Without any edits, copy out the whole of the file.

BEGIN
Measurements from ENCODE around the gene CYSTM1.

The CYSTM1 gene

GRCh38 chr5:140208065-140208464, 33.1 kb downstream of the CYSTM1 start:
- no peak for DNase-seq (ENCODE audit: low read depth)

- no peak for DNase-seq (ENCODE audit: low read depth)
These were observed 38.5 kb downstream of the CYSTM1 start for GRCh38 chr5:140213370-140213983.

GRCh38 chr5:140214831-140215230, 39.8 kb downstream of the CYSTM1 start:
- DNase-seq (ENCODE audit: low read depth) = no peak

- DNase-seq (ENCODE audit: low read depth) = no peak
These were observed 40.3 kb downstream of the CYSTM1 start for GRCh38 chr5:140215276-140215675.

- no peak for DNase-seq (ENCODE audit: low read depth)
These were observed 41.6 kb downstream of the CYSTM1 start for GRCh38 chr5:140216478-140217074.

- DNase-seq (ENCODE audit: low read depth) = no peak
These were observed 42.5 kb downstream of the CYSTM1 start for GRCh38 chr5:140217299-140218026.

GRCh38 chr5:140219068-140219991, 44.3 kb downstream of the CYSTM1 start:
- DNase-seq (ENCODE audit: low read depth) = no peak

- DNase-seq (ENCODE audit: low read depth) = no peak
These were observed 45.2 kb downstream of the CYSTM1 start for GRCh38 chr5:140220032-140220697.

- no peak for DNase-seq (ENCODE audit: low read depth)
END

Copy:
Measurements from ENCODE around the gene CYSTM1.

The CYSTM1 gene

GRCh38 chr5:140208065-140208464, 33.1 kb downstream of the CYSTM1 start:
- no peak for DNase-seq (ENCODE audit: low read depth)

- no peak for DNase-seq (ENCODE audit: low read depth)
These were observed 38.5 kb downstream of the CYSTM1 start for GRCh38 chr5:140213370-140213983.

GRCh38 chr5:140214831-140215230, 39.8 kb downstream of the CYSTM1 start:
- DNase-seq (ENCODE audit: low read depth) = no peak

- DNase-seq (ENCODE audit: low read depth) = no peak
These were observed 40.3 kb downstream of the CYSTM1 start for GRCh38 chr5:140215276-140215675.

- no peak for DNase-seq (ENCODE audit: low read depth)
These were observed 41.6 kb downstream of the CYSTM1 start for GRCh38 chr5:140216478-140217074.

- DNase-seq (ENCODE audit: low read depth) = no peak
These were observed 42.5 kb downstream of the CYSTM1 start for GRCh38 chr5:140217299-140218026.

GRCh38 chr5:140219068-140219991, 44.3 kb downstream of the CYSTM1 start:
- DNase-seq (ENCODE audit: low read depth) = no peak

- DNase-seq (ENCODE audit: low read depth) = no peak
These were observed 45.2 kb downstream of the CYSTM1 start for GRCh38 chr5:140220032-140220697.

- no peak for DNase-seq (ENCODE audit: low read depth)